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Modeling kinetics of subcellular disposition of chemicals.

Balaz S - Chem. Rev. (2009)

View Article: PubMed Central - PubMed

Affiliation: Department of Pharmaceutical Sciences, College of Pharmacy, North Dakota State University, Fargo, North Dakota 58105, USA. stefan.balaz@ndsu.edu

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Transport kinetics in the third, aqueous compartment of a 10-compartment system (c is the concentration, the subscript “eq” denotes equilibrium, t is time), relative to lipophilicity.(2089) For compartment numbering, see Figure 14. The chemicals accumulate above the equilibrium level (c/ceq = 1) for a significant fraction of the distribution period. The data were obtained by numerical simulation of the pure transport of the compounds, which do not interact with the headgroups, in a system of alternating aqueous phases (5) and bilayers (5), with the transfer rate parameters li and lo related to the partition coefficient P according to eqs 3.(2089) The surface corresponds to eq 10 with the values of the coefficients specified in Table 5.
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fig15: Transport kinetics in the third, aqueous compartment of a 10-compartment system (c is the concentration, the subscript “eq” denotes equilibrium, t is time), relative to lipophilicity.(2089) For compartment numbering, see Figure 14. The chemicals accumulate above the equilibrium level (c/ceq = 1) for a significant fraction of the distribution period. The data were obtained by numerical simulation of the pure transport of the compounds, which do not interact with the headgroups, in a system of alternating aqueous phases (5) and bilayers (5), with the transfer rate parameters li and lo related to the partition coefficient P according to eqs 3.(2089) The surface corresponds to eq 10 with the values of the coefficients specified in Table 5.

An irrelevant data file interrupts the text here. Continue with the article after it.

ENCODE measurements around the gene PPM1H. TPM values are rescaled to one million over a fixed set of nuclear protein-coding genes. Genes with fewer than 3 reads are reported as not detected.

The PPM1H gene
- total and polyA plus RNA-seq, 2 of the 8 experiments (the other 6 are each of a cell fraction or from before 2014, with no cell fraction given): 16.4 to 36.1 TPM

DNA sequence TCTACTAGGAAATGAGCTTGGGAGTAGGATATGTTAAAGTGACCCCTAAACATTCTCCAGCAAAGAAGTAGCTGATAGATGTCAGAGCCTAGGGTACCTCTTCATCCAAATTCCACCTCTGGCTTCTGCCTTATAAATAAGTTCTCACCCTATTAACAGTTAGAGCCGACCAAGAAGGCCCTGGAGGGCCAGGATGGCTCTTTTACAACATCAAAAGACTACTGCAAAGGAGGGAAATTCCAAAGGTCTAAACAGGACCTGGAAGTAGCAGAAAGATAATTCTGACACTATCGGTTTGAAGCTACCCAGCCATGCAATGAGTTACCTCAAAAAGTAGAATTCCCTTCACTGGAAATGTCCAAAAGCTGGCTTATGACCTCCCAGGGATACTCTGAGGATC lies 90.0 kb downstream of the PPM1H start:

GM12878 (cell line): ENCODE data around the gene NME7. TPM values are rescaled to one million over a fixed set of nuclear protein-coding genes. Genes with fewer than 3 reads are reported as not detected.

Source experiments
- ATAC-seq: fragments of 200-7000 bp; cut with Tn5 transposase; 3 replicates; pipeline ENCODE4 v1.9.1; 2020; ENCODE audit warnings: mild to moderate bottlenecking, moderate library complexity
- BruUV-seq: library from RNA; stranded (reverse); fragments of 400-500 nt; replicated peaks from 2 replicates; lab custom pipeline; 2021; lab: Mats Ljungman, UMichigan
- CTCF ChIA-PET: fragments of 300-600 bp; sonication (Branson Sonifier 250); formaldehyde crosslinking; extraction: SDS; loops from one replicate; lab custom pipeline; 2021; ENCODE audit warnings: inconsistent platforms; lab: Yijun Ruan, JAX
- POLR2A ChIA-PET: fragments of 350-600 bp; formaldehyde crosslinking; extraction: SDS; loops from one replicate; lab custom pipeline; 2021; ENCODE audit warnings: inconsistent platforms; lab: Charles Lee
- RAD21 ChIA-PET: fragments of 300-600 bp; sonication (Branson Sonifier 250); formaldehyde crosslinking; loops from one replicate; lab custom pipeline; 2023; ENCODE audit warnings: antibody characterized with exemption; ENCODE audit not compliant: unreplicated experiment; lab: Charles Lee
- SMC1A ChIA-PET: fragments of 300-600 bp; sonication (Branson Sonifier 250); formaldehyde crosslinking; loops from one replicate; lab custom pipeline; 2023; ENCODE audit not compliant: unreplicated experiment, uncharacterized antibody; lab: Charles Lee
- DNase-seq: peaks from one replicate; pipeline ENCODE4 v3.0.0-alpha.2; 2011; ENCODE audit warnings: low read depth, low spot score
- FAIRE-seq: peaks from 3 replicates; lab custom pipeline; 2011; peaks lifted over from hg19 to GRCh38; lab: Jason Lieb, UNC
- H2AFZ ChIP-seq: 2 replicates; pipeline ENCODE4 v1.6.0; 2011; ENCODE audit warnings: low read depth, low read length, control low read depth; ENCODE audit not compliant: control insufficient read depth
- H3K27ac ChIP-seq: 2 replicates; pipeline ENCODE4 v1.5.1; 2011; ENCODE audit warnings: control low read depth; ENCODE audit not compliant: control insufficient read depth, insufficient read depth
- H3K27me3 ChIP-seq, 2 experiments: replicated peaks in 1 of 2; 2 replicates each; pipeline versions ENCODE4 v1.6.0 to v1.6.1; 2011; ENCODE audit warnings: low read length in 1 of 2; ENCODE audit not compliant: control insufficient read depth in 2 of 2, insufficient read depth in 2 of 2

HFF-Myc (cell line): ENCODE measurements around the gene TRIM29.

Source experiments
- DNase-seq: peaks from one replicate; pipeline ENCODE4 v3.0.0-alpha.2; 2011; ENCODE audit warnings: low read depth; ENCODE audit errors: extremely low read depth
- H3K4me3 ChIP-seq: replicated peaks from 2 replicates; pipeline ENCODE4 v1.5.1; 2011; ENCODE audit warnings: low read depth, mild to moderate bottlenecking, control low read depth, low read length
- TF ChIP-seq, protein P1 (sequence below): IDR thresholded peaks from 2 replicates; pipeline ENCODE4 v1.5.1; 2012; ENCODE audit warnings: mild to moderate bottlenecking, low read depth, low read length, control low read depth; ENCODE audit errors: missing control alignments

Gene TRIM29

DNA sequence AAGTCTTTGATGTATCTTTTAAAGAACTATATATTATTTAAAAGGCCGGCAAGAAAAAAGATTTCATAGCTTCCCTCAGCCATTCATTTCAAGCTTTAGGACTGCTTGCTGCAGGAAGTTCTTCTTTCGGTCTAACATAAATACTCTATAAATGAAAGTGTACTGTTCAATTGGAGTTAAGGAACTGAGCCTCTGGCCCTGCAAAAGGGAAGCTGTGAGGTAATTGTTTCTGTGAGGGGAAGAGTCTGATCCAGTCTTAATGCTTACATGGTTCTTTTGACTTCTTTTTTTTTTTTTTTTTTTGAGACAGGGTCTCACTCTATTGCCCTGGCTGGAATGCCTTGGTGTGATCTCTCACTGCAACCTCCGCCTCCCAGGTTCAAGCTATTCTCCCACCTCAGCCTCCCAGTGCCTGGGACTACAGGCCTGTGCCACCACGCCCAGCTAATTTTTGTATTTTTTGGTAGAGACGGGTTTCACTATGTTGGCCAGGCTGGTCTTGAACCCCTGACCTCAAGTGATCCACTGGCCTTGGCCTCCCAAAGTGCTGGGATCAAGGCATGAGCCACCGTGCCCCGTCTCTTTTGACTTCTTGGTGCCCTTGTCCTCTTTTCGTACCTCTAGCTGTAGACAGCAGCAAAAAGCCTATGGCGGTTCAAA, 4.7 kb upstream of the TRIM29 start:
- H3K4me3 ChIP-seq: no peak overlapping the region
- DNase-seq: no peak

Mentions: We examined the complete time course of the chemical transport in closed systems with identical lipid phases.2087–2089 For this purpose, the set of linear differential equations corresponding to the reduced equations described by eqs 47 (section ) was integrated numerically. The transfer rate parameters used are dependent on the partition coefficient as given by eqs 3 with the experimentally determined values(631) of the coefficients At and Bt. The results are illustrated in Figure 15, using the kinetics of the passive chemical transport in a 10-compartment system, composed of five aqueous phases, interspersed with five bilayer cores. Before the start of the simulation, the compounds are present only in the first aqueous compartment. The concentrations are plotted as a function of the reference partition coefficient (P) and the exposure time (t). The kinetics of distribution is dependent on the position and nature of the sampling compartment. In the third compartment, representing the aqueous phase immediately following the first bilayer core, the concentrations of the chemicals initially increase and later decrease to their equilibrium magnitudes, resulting, for a certain time period, in a remarkable accumulation of the chemicals above their equilibrium levels. This phenomenon was observed in the first half of the compartments (i.e., in compartments 2−5 in this case), regardless of their aqueous or lipid nature. The decline of the concentration caused by pure transport, taking the molecules to deeper compartments (no elimination was considered in this case), can be important in biosystems that contain many compartments, such as tissues, organs, and organisms (sections −, respectively). The situation in the second half of the compartments, which are more distant from the site of administration, is completely different, as illustrated by the transport kinetics in the sixth compartment, which is shown in Figure 16. The concentrations asymptotically approach the equilibrium magnitudes, and no accumulation above the equilibrium levels is observed.